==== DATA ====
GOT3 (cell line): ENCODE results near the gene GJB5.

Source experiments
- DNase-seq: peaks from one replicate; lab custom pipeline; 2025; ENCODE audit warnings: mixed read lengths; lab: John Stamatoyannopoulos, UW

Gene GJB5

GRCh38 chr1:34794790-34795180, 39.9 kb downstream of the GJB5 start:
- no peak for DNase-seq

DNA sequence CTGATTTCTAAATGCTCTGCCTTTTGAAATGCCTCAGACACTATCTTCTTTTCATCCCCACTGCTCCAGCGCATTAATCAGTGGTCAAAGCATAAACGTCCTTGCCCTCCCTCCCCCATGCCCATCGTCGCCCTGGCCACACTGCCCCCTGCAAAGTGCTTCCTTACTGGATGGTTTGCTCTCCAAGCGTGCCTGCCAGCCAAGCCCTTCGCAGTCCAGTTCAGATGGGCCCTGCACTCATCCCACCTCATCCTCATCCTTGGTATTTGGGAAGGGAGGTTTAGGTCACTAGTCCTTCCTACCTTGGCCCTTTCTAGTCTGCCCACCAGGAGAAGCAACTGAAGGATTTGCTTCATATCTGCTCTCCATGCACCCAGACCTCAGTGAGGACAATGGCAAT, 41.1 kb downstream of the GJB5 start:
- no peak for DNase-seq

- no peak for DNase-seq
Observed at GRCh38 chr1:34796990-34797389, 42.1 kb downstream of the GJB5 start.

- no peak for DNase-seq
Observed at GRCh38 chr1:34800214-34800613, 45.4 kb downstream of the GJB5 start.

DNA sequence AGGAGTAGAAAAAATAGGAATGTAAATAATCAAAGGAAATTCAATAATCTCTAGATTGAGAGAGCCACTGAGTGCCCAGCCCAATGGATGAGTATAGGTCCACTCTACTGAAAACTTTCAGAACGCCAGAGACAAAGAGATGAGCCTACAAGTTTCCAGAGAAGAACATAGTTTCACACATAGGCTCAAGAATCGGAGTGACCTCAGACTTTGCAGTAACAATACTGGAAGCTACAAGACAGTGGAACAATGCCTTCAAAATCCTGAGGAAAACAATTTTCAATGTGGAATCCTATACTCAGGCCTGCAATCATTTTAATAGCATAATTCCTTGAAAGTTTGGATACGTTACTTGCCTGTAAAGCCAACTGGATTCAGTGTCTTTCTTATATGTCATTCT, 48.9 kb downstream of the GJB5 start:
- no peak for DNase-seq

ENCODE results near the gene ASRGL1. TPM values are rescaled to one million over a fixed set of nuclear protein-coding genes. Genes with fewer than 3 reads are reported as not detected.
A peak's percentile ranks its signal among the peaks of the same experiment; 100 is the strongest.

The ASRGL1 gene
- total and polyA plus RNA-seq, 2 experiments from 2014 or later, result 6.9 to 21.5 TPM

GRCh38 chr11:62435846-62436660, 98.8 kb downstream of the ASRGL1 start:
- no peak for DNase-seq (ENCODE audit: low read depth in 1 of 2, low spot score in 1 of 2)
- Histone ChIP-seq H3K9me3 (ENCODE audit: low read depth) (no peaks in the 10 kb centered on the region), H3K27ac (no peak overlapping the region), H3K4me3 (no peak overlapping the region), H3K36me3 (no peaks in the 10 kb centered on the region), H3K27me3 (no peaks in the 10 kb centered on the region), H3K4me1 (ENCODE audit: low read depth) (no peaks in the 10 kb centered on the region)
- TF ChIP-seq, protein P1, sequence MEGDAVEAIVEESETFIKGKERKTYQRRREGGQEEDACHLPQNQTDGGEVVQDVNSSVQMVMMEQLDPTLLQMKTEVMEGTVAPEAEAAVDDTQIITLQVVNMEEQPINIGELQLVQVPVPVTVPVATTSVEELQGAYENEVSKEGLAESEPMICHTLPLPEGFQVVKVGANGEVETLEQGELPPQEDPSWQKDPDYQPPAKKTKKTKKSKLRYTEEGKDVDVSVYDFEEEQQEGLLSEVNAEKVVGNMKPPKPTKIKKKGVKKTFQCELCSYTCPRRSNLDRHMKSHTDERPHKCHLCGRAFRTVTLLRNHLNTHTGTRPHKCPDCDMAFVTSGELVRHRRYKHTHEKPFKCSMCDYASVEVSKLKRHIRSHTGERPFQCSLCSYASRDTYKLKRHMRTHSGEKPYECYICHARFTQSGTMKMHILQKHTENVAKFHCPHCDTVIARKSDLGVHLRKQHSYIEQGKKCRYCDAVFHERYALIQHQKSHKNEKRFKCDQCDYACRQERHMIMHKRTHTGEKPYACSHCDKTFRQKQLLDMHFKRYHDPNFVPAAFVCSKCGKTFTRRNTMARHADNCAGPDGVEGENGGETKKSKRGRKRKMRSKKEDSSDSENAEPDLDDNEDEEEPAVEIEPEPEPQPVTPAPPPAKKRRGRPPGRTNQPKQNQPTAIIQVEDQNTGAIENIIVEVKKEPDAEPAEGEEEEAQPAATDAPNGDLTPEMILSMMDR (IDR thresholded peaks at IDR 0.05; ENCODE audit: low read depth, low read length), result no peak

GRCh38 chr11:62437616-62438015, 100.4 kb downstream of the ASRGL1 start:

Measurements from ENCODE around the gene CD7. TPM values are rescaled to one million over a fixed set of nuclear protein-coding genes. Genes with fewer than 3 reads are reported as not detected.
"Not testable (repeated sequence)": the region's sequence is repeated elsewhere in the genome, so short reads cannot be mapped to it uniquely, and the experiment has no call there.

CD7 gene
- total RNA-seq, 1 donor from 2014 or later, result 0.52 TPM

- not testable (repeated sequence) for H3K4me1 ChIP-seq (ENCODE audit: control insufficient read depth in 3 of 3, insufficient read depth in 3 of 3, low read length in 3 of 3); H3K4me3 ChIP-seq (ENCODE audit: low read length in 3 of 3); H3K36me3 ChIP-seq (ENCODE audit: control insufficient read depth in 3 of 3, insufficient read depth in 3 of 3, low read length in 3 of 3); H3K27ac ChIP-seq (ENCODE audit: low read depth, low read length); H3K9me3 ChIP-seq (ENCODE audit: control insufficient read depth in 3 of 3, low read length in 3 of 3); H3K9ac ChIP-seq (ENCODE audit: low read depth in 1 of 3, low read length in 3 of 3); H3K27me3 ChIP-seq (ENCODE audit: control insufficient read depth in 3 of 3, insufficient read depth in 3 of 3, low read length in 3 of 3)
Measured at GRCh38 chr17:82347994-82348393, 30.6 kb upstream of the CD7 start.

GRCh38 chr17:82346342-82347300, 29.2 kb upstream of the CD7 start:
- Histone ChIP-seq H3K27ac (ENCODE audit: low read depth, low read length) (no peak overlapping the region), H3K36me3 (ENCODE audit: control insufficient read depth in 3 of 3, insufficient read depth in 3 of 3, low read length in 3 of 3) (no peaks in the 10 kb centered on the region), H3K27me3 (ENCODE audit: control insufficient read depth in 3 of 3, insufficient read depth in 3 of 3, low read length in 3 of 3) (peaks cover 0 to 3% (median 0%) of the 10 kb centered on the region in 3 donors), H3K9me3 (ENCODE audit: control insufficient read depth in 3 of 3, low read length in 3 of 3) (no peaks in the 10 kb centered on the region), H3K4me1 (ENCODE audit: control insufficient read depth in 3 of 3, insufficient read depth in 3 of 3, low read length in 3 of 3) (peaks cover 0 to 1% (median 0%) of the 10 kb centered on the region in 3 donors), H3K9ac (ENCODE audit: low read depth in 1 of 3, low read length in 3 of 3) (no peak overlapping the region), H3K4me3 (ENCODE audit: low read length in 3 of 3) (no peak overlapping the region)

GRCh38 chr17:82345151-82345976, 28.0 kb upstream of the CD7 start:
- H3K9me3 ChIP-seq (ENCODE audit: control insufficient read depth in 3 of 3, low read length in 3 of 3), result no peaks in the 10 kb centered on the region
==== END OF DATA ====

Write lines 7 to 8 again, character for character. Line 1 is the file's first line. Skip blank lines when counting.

DNA sequence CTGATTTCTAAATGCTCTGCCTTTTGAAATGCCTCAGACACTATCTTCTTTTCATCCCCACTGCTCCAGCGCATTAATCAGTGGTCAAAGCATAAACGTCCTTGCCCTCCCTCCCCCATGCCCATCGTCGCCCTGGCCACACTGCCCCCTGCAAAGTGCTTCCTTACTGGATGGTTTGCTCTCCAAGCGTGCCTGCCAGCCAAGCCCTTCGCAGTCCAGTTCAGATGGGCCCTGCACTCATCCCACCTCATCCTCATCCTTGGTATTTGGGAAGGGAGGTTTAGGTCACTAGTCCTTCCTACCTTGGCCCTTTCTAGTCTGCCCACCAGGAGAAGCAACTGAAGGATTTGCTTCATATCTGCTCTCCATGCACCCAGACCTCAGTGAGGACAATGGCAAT, 41.1 kb downstream of the GJB5 start:
- no peak for DNase-seq